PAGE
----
The digital tax

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Subsidies for small to medium retailers and higher taxes for tech-giants. These are the new directives to be introduced in the UK by April 2020 in order to level the playing field between different distribution channels in a country that is greatly affected by the crisis of historical retail chains such as Marks & Spencer or Debenhams. Many retailers are struggling to survive as the competition from online firms – that employ fewer staff and pay lower tax rates – is increasing quickly.

Phillip Hammond, the Chancellor of the Exchequer and Member of Parliament, introduced two ways to level the playing field: firstly, support retailers with the profitability of their physical store through investments and tax cuts and secondly, increases taxes for online traders.

The new directives include a 1,6 billion investment as part of the “Autumn Budget” that is to be allocated towards the development of the ‘high streets’ of England. Furthermore, for companies with premises with a rateable value lower than £50.000, taxes will be cut by a third.   

 

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The second channel, however, has turned out to be more controversial. At the beginning of October 2018, the English government announced it would prepare itself to adopt more rigid fiscal laws towards online companies. Now, Hammond revealed plans to introduce the ‘digital service tax’ by April 2020. This digital service tax targets tech giants with revenues over £500 million by setting a 2% on sales by large social media platforms, internet marketplaces and search engines. This is a bold step: the UK would tax the very same companies that they are trying to woo to invest in the UK.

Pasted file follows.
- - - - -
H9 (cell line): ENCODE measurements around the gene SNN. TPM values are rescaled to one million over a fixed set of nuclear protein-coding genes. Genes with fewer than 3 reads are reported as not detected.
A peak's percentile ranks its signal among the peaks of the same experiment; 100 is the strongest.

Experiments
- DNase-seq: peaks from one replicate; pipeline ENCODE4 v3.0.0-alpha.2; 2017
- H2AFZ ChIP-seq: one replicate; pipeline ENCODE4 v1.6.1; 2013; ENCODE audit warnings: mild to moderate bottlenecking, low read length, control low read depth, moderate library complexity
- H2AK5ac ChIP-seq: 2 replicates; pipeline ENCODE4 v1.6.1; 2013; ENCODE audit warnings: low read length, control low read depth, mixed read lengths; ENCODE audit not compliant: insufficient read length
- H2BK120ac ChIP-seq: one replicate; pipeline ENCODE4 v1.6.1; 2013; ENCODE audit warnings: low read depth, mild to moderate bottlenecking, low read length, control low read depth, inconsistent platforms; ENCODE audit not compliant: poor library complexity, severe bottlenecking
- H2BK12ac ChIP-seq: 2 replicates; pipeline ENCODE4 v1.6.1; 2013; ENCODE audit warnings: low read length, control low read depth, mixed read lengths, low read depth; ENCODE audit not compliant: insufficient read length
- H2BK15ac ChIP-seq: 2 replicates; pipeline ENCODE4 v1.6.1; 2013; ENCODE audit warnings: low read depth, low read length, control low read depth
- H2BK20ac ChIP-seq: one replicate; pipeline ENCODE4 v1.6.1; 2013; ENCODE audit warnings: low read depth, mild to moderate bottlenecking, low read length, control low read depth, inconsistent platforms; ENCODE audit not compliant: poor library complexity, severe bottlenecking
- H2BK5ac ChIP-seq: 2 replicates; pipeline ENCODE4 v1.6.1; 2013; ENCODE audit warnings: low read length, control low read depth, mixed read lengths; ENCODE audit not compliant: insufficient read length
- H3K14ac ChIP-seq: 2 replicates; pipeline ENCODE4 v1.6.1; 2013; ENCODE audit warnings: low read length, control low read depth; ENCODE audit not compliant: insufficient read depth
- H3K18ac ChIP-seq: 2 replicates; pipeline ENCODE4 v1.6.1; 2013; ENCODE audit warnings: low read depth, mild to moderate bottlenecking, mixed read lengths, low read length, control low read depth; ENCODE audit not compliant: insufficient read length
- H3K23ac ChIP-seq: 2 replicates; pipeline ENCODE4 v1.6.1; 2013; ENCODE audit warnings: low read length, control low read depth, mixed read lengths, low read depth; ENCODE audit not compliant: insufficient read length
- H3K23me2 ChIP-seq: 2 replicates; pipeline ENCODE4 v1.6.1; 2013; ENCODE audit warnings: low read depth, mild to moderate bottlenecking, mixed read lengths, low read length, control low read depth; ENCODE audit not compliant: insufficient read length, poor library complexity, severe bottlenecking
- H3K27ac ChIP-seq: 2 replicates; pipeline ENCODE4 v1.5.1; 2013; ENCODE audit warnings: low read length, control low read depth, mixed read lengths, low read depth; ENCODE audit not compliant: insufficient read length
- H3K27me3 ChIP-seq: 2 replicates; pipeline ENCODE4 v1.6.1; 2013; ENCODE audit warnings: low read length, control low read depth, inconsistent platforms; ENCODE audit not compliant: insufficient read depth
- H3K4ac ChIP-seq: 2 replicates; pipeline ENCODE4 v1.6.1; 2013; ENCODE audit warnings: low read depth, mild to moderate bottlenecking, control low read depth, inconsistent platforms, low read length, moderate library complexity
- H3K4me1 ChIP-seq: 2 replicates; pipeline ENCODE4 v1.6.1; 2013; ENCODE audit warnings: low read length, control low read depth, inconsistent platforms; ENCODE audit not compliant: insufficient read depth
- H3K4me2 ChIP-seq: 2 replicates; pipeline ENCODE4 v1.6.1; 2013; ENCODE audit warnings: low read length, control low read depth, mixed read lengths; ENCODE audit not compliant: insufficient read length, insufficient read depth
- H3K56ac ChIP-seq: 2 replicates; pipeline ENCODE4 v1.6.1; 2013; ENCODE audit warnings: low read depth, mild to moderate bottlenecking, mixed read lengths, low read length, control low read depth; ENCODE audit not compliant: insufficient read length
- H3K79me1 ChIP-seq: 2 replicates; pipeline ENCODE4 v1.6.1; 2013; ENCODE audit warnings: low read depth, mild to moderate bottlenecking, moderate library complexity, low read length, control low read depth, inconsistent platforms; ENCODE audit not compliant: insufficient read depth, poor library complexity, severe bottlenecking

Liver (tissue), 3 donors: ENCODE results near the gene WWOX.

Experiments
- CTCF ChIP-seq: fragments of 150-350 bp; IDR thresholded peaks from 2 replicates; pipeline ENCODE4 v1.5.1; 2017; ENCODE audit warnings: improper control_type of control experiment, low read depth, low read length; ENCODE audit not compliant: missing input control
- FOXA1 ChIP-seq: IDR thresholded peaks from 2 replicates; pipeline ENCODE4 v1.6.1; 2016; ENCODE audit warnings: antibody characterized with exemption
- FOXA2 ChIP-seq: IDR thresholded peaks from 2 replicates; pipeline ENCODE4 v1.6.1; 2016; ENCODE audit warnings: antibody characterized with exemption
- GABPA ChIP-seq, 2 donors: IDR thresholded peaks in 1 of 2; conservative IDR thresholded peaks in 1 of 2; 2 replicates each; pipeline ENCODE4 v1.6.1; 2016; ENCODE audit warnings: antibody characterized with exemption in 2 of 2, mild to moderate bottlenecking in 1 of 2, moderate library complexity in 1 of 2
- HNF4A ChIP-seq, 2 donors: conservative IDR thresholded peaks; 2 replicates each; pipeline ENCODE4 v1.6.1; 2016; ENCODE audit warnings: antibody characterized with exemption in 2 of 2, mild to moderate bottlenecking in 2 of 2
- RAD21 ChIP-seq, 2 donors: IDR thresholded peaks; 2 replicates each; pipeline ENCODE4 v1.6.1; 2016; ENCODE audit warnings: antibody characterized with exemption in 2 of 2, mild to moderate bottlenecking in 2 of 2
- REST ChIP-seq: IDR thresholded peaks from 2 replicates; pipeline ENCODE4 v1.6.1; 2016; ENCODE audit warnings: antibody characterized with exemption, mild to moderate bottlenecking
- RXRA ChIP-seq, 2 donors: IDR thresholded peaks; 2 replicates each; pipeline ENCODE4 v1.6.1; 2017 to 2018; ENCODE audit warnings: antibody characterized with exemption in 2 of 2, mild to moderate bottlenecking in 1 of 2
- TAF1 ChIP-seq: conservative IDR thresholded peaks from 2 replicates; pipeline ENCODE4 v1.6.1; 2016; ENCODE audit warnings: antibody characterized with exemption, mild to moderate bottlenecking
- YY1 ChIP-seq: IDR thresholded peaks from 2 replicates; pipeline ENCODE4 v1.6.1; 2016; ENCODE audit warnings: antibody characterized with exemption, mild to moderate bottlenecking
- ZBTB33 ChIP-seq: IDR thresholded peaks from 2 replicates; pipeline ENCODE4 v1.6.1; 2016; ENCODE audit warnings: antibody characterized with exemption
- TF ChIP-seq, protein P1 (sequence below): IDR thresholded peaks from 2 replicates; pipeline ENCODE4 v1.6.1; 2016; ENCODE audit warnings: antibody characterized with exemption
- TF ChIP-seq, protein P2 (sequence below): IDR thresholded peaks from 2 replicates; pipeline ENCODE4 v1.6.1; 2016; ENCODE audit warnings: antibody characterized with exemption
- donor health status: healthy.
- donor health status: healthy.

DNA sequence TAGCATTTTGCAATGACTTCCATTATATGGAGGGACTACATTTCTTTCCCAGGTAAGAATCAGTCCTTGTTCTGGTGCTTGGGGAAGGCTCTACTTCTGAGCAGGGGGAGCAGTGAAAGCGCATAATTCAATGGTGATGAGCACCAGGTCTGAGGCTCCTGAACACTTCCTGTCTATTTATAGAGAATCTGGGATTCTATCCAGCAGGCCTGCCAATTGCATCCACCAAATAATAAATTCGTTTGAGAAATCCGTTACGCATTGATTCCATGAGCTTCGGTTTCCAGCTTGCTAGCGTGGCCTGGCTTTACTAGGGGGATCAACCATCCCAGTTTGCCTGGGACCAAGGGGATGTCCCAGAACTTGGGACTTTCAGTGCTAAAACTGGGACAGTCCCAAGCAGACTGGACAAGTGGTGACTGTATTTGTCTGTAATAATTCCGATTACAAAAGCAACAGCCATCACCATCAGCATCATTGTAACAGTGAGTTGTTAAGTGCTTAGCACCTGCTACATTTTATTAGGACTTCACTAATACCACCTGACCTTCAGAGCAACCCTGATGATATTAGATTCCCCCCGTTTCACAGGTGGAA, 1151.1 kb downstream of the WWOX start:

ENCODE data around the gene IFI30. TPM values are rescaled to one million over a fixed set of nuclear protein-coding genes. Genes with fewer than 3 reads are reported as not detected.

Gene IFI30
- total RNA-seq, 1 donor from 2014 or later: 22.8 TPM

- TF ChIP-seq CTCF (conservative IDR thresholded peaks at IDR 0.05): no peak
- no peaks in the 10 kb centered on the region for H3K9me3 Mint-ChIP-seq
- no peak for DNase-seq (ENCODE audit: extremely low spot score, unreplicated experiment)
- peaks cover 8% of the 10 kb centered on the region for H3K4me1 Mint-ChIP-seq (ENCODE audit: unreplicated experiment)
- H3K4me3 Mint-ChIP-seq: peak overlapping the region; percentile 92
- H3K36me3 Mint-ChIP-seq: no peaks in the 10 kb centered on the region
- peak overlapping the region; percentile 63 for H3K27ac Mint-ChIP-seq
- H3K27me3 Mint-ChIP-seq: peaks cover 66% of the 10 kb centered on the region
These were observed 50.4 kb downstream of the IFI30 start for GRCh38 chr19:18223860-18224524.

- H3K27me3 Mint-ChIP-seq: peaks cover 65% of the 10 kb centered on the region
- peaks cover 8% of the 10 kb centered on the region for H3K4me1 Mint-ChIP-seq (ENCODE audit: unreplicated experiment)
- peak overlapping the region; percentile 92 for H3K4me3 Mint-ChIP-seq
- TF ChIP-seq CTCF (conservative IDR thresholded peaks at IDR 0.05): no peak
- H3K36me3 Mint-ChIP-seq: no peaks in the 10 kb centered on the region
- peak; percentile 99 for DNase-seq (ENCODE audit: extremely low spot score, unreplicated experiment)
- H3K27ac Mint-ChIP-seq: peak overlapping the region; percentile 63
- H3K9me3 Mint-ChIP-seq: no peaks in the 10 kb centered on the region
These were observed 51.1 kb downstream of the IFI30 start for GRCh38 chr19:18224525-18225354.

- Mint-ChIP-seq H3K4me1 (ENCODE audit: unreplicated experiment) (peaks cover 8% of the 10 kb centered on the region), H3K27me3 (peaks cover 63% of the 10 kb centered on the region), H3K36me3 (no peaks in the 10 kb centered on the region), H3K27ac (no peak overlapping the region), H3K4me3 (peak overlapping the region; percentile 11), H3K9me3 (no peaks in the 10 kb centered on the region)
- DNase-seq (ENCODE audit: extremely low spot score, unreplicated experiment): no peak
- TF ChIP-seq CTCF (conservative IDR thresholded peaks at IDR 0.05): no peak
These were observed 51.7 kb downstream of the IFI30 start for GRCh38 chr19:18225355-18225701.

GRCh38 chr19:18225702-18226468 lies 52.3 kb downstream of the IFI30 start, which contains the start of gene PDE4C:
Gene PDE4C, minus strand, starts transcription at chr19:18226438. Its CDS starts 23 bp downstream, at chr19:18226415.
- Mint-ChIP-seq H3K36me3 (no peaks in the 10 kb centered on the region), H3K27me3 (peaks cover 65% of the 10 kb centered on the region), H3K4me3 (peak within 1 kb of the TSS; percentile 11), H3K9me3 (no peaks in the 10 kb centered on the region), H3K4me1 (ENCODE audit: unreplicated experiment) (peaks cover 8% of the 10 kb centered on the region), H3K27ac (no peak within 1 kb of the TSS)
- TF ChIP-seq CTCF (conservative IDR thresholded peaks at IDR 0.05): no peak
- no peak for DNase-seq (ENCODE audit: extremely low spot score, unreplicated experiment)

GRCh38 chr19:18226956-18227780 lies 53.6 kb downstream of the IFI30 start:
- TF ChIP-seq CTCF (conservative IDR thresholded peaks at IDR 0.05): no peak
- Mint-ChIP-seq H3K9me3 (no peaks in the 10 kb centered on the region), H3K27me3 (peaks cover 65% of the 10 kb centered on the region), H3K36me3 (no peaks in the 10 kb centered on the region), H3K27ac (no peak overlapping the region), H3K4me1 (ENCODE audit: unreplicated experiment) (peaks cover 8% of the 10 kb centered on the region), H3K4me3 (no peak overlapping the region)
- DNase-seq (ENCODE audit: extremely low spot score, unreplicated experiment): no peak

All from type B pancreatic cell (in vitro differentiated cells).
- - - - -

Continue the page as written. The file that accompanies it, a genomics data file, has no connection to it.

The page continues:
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Furthermore, US political leaders and business groups claim this proposal would violate tax agreements by targeting US firms. Therefore, they warned that the implementation of this tax could spark US retaliation and hurt prospects of a US-UK trade deal.

“If the United Kingdom or other countries proceed, that will prompt a review of our US tax and regulatory approach to determine what actions are appropriate to ensure a level playing field in global markets,” said Representative Kevin Brady, a Republican from Texas. A large number of US business groups, such as the US Chamber of Commerce and the US Council for International Business, have also spoken out against the tax.

However, the UK’s digital service tax plan seems to reflect the changing global economy and comes at a time when many others countries aim to capture more tax from multinational tech giants. For instance, the European Commission introduced a proposal in March for a 3% tax on revenues of internet companies with global revenues above €750m a year.

Many countries support the UK’s plan by agreeing that progress in global arenas to update tax laws had been far too slow while others recognise the need for tax laws to change, but oppose revenue taxes.

By Martina Reich

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